# Examples of non-unitary isometries on finite dimensional Hilbert spaces?

I was reading the question A Finite Dimensional non-Unitary Isometry?, which gives an example of a non unitary isometry which is a map $$T: R \rightarrow R^2$$. This question is based on a previous question Difference between an isometric operator and a unitary operator on a Hilbert space, in which there is an example of non-unitary isometry in an infinite-dimensional Hilbert space.

Are there any examples of operators on finite dimensional Hilbert spaces $$V: H_A \rightarrow H_A$$ which have $$V^\dagger V = \mathbb{I}$$ but $$V V^\dagger \neq \mathbb{I}$$, or does isometry imply unitarity in this special case?

If $$V : H \to H$$ is an isometry, it is in particular injective. Since $$H$$ is finite-dimensional, it follows that $$V$$ is also surjective. Hence $$V$$ is invertible so multiplying the relation $$V^*V= I$$ with $$V^{-1}$$ yields $$V^{-1} = V^*$$.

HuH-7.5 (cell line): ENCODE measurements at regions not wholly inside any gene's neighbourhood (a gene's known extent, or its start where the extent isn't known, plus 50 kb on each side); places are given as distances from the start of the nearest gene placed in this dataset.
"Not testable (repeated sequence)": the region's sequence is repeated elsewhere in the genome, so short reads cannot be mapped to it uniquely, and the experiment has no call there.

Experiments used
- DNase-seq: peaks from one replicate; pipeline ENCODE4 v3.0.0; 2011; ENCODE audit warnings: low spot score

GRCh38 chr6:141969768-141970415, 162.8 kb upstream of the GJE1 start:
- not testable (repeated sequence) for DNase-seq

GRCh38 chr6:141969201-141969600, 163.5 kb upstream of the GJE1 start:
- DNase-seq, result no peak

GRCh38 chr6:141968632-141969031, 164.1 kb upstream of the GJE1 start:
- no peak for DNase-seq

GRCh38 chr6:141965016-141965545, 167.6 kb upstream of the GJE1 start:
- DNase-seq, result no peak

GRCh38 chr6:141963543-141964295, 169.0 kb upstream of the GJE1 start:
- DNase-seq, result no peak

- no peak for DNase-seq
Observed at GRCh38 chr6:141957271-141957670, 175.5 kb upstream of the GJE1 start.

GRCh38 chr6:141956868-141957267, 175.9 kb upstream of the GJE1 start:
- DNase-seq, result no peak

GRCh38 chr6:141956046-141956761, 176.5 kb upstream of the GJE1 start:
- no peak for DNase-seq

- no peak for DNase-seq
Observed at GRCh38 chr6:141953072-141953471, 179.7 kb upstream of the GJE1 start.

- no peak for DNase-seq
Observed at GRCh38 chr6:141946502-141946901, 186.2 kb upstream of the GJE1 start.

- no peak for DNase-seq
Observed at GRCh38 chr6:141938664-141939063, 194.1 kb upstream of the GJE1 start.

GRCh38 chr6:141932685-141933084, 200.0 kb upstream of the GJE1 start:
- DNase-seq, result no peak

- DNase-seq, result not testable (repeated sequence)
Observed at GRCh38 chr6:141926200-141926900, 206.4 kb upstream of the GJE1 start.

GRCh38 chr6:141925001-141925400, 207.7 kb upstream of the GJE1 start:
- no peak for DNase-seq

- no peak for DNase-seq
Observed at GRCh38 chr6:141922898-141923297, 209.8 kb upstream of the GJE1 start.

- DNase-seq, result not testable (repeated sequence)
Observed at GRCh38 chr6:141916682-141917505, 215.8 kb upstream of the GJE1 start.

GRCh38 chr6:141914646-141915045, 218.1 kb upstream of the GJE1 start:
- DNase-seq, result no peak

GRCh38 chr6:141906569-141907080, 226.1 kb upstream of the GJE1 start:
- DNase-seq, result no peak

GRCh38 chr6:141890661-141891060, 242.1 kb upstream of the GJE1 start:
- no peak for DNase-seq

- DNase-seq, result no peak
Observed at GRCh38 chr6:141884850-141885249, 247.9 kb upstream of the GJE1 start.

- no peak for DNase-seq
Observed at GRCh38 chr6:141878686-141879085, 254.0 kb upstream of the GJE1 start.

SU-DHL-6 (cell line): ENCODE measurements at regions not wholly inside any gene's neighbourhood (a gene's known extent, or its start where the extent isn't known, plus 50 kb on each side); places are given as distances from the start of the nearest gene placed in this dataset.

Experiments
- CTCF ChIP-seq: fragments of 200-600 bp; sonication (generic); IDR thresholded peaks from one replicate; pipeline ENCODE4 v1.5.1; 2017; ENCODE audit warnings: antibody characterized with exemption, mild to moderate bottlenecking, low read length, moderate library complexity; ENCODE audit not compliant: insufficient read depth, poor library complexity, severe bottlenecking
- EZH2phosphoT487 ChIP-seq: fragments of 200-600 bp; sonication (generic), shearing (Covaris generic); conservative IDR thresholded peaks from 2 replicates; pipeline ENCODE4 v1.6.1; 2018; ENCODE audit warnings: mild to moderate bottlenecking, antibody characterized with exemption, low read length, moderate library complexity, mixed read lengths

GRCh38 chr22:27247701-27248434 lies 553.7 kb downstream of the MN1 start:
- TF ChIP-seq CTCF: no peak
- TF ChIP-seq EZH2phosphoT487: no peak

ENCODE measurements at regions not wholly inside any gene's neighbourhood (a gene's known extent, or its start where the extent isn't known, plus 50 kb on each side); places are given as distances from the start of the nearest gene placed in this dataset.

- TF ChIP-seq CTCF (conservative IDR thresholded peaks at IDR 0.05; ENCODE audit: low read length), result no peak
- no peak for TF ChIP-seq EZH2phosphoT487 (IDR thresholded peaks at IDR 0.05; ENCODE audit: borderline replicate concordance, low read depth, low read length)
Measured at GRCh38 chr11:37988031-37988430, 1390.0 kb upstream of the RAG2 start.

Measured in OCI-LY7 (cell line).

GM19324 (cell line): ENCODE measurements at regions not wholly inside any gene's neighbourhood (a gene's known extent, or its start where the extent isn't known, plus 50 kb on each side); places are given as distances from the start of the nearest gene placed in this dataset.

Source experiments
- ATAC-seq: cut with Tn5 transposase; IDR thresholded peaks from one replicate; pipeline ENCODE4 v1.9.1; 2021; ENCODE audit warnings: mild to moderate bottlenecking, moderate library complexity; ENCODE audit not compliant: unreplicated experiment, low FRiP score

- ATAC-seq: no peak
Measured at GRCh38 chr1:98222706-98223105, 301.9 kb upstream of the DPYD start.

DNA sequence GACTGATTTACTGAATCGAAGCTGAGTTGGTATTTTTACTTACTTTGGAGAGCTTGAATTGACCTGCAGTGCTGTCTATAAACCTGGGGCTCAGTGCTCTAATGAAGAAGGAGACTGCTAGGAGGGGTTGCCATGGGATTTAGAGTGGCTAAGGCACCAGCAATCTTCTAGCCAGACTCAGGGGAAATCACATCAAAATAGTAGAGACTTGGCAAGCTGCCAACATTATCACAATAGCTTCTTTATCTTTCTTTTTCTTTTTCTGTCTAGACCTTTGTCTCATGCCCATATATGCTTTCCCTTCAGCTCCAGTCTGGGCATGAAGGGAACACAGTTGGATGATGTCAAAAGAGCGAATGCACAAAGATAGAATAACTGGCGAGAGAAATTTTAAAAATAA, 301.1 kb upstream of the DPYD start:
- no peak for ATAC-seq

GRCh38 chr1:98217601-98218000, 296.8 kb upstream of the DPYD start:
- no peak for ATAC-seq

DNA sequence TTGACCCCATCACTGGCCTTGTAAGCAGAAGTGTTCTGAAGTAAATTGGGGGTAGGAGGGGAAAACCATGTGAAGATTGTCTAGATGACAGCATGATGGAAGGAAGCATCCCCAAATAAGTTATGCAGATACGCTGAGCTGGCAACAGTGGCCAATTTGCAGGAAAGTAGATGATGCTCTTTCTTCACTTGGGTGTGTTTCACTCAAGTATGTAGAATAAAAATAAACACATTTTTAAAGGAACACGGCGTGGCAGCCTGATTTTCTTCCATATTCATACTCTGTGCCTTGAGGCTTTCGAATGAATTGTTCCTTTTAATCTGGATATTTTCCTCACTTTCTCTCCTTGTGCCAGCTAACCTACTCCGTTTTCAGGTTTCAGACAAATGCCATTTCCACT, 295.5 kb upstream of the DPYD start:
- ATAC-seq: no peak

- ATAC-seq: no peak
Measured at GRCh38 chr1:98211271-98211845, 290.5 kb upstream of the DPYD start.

Therefore $$V^*V = VV^* = I$$ so $$V$$ is unitary.
For all linear operators $$A,B$$ on a finite dimensional vectorspace $$AB=I$$ implies $$BA=I$$. See here.
Very generally, if $$X$$ is a finite-dimensional vector space and $$A,B:X\to X$$ are linear maps such that $$AB=1$$, then $$BA=1$$. Indeed, if $$AB=1$$, then $$A$$ and $$B$$ must be invertible (consider their determinants), and so $$BA=BA(BB^{-1})=B(AB)B^{-1}=BB^{-1}=1.$$
From a different perspective, a linear isometry $$T:X\to Y$$ between two Hilbert spaces is just map that is unitary onto its image, i.e. $$T$$ is unitary when considered as a map $$X\to T(X)$$. This implies $$T(X)$$ has the same dimension as $$X$$. So if $$X$$ and $$Y$$ have the same finite dimension, $$T(X)$$ must be all of $$Y$$ and so $$T$$ must actually be a unitary. What's going on in infinite dimensions is that $$Y$$ can have a proper subspace of the same dimension, but that can't happen in finite diimensions.